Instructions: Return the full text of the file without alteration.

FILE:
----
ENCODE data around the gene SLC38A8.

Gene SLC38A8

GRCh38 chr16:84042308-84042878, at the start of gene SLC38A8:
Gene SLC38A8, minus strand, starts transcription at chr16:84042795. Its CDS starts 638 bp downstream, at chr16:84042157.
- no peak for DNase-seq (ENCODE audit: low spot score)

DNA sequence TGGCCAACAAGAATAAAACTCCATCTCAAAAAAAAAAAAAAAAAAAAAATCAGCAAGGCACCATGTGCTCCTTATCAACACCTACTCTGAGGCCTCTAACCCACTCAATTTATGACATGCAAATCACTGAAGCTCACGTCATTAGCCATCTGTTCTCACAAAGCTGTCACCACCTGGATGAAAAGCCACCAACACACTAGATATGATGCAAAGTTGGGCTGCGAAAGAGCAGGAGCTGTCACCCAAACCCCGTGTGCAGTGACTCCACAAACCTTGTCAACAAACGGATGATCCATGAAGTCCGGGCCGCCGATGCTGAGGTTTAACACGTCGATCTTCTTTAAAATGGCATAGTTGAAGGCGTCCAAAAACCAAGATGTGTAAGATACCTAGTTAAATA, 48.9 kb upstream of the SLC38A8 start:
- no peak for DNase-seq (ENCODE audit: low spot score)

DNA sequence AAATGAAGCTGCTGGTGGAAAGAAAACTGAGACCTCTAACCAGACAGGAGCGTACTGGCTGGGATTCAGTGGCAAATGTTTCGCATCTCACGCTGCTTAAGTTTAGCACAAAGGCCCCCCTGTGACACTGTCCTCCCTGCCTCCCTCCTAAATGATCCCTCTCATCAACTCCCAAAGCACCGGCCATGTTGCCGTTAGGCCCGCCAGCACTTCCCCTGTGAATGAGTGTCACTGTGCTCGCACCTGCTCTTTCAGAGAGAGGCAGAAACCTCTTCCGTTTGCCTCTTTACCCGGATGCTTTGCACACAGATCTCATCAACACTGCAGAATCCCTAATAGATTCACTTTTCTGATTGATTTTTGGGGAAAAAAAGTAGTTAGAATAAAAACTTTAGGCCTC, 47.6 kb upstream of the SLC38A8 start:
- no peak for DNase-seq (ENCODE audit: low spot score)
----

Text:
ENCODE data around the gene SLC38A8.

Gene SLC38A8

GRCh38 chr16:84042308-84042878, at the start of gene SLC38A8:
Gene SLC38A8, minus strand, starts transcription at chr16:84042795. Its CDS starts 638 bp downstream, at chr16:84042157.
- no peak for DNase-seq (ENCODE audit: low spot score)

DNA sequence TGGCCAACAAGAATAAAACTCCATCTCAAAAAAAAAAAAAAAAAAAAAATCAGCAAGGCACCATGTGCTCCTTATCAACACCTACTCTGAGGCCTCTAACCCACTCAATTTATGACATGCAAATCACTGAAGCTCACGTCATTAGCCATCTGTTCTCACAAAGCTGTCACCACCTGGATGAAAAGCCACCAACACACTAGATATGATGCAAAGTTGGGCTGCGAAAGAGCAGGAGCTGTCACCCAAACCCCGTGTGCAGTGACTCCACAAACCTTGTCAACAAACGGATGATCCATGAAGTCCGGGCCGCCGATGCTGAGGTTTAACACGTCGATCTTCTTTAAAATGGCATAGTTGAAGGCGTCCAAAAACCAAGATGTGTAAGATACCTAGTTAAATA, 48.9 kb upstream of the SLC38A8 start:
- no peak for DNase-seq (ENCODE audit: low spot score)

DNA sequence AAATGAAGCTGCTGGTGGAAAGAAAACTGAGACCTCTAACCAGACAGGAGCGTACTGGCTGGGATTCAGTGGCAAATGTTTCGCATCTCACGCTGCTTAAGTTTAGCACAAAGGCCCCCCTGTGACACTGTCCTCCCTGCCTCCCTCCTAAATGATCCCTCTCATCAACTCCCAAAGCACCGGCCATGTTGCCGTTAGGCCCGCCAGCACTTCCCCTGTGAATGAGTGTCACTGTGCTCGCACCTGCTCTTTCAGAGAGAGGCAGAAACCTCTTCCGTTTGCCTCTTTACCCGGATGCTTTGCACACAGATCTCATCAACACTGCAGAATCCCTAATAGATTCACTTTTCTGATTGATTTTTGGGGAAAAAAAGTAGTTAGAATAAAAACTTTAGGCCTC, 47.6 kb upstream of the SLC38A8 start:
- no peak for DNase-seq (ENCODE audit: low spot score)